Pro-life protesters in London

Government accused of inaction over abortion protests in south London

The government’s failure to limit protesting near abortion clinics is exposing women in London to abuse, politicians and charities have warned. 

The use of so-called ‘buffer zones’, which would make protests near clinics illegal, was approved by MPs in March as an amendment to the Public Order Act.

The law has not yet been ‘commenced’, or made legally enforceable, by the Home Office so buffer zones cannot be introduced.

An abortion clinic in Brixton Hill has seen a growth in pro-life protesting outside its entrance in recent months.

Streatham MP Bell Ribeiro-Addy claimed staff working at the clinic are frequently accused of being murderers, and women accessing the services feel harassed.

“On Brixton Hill those protestors used to come down once or twice a week, now they’re there almost every day,” she said. 

“This is, as far as I’m concerned, completely against democracy. People are extremely upset because they assumed that once the law was introduced, the buffer zones would be put in place and women would be able to access healthcare free from harassment.”

Ribeiro-Addy, whose constituency includes the Brixton Hill site, chaired a meeting on Thursday evening with police, clinic staff and local residents to discuss how to protect women before the zones are formally enforced. 

A Home Office spokesperson said: “It is completely unacceptable that anyone should feel harassed or intimidated. 

“The police and local authorities have powers to restrict harmful protests and we expect them to take action in such cases.

“The government will confirm timelines for the commencement of Safe Access Zones in due course.”

When enforced, buffer zones, or safe access zones, will outlaw harassment or obstruction within 150 metres of abortion clinics in England and Wales.

Pro-choice protesters outside abortion clinic.
BLOCKED FROM VIEW: Pro-choice activists hold umbrellas in front of pro-life campaigners (credit: Janet Baker)

Louise McCudden, UK head of external affairs at MSI Reproductive Choices, which operates the Brixton Hill clinic, said: “Whether it’s staring silently or throwing salt on the ground, anti-choice groups gathering outside our clinics make accessing care much more difficult and distressing than it should be – which, of course, is their goal.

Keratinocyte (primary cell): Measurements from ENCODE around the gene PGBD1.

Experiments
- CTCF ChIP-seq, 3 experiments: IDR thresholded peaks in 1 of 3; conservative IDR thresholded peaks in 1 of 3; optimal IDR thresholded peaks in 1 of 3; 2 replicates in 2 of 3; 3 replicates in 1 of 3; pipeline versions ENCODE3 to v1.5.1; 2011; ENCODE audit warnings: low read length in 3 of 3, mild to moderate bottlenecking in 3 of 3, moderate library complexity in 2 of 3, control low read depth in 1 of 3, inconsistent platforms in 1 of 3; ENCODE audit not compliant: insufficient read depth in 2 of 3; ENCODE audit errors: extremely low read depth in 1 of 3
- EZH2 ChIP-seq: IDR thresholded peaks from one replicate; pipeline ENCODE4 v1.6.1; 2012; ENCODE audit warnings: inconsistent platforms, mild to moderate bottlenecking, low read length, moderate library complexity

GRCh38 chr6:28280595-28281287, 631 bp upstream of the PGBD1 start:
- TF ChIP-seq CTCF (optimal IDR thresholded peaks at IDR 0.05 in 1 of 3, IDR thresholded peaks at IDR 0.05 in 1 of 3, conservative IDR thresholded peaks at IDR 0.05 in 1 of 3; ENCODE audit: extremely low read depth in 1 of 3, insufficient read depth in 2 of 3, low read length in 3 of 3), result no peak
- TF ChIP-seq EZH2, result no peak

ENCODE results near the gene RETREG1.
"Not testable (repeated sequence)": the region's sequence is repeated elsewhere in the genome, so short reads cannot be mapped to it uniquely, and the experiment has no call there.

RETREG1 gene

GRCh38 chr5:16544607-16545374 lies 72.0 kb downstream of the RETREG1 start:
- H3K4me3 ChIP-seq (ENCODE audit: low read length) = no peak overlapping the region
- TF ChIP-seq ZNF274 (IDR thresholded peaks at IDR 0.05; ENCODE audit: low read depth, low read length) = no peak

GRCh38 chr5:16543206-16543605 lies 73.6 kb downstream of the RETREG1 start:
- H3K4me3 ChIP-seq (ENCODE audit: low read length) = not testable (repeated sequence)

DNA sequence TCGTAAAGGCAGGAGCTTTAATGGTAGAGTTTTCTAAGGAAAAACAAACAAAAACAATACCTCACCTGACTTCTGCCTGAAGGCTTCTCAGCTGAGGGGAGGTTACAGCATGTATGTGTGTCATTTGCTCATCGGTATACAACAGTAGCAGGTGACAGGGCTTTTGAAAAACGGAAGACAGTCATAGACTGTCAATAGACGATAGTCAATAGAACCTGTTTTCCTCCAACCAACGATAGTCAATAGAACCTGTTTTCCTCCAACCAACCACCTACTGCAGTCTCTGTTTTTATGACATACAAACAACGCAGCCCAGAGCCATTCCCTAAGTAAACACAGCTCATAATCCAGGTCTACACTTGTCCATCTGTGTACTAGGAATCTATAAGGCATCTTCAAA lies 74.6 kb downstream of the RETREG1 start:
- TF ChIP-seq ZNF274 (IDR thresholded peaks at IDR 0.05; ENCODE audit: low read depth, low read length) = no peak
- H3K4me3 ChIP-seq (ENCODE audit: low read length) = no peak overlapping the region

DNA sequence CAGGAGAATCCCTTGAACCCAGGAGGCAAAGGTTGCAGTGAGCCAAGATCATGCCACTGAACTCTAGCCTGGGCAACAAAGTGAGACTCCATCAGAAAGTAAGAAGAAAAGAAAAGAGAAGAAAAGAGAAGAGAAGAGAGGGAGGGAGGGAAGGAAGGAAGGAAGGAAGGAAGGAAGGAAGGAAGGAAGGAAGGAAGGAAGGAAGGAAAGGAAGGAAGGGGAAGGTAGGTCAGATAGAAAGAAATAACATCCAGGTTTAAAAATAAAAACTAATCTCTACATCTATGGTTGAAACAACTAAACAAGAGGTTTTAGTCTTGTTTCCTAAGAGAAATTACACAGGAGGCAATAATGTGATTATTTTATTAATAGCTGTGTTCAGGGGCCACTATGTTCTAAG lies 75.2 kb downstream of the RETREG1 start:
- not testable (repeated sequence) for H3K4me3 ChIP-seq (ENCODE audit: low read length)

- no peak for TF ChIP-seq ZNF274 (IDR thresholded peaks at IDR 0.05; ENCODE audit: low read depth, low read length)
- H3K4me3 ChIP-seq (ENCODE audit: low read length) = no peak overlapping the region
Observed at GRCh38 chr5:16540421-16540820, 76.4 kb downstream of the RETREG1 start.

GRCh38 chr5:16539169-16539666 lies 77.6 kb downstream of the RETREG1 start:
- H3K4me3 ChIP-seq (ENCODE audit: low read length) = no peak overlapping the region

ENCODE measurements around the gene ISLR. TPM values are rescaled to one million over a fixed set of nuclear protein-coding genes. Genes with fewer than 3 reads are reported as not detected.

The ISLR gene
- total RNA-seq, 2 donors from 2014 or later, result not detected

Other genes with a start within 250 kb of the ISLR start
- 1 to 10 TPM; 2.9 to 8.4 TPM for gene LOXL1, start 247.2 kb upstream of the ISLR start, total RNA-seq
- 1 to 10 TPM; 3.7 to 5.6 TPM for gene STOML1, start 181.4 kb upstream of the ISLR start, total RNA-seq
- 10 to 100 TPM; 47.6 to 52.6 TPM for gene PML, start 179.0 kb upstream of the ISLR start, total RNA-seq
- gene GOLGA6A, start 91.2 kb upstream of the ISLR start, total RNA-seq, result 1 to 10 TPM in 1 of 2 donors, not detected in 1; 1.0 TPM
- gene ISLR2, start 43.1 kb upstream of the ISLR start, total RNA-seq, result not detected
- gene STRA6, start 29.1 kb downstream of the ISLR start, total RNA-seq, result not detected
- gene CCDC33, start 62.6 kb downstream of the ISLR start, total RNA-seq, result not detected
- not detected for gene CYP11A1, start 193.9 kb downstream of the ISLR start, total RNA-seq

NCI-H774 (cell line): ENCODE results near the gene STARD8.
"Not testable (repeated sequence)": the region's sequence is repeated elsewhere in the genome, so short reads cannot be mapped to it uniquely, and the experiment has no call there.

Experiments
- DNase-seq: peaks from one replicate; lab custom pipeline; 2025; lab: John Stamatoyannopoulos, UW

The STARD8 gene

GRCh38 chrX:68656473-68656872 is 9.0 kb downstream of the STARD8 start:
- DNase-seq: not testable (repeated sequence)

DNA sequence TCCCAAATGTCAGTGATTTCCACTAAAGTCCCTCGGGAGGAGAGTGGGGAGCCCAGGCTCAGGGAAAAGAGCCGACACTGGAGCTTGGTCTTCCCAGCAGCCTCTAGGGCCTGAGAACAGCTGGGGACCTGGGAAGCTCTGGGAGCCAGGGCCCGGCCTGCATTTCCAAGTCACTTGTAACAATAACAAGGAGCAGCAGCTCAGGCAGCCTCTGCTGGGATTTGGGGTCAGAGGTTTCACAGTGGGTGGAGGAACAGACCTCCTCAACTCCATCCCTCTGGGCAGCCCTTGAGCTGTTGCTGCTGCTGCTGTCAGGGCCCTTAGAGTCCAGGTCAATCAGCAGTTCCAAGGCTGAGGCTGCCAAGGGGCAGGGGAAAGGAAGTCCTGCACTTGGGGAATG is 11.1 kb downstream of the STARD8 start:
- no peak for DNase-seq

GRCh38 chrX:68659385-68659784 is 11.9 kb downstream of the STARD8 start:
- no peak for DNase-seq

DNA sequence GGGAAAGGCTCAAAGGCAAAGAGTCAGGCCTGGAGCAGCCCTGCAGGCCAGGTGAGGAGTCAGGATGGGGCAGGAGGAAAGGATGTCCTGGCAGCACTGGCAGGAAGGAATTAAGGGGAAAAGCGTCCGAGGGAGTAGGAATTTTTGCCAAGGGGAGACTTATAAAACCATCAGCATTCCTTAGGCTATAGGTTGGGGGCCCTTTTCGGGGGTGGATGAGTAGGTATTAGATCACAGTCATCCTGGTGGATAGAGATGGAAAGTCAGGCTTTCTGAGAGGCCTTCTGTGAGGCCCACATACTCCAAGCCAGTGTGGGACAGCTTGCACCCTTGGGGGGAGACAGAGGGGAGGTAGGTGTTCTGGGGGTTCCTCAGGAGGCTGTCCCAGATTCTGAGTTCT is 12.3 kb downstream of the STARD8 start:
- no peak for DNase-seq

“This is happening outside our Brixton clinic, but it is a national problem.”

The British Pregnancy Advisory Service (BPAS), a charity which supports those with unwanted pregnancies, has accused the government of failing to keep Londoners safe by not enforcing buffer zones. 

Lucy Grieve, policy and engagement manager at BPAS, said the decision undermines the legitimacy of parliament and leaves women and girls open to callous abuse.

“The protesters have 20ft banners with pictures of foetuses and Bible verses – that’s extremely distressing,” she claimed. 

Lambeth councillor Jim Dickson who helped develop an online reporting tool for abortion-related harassment in 2019, joined the calls for the government to act.

Women leaving the south London clinics have been handed plastic foetuses and been spoken to by anti-abortion campaigners as they wait for public transport, according to an eyewitness. 

Janet Baker, from Brixton, has organised counter-protests outside MSI Brixton Hill to support those seeking healthcare.

“There’s huge tension, because they’re quite a nasty bunch,” she said.

“They often are handing out leaflets, and will refer to the woman that has used the clinic as ‘mother’ or ‘mummy’ or ‘mum’.”

Baker, 56, who is a member of the Women’s Equality Party and runs a community centre in Tooting, said addressing women in this way suggests their only job is to reproduce.

The Society of the Protection for Unborn Children (SPUC) supports the right to protest outside clinics, but their activists do not attend any themselves. 

A spokesperson for SPUC said: “We defend the rights of pro-life people to peacefully witness against abortion.”

They added: “Buffer zones are also an outrageous assault on civil liberties. We have already seen people arrested just for praying silently in their head – literally charged for having the wrong thoughts.”

Featured image courtesy of Janet Baker, with thanks

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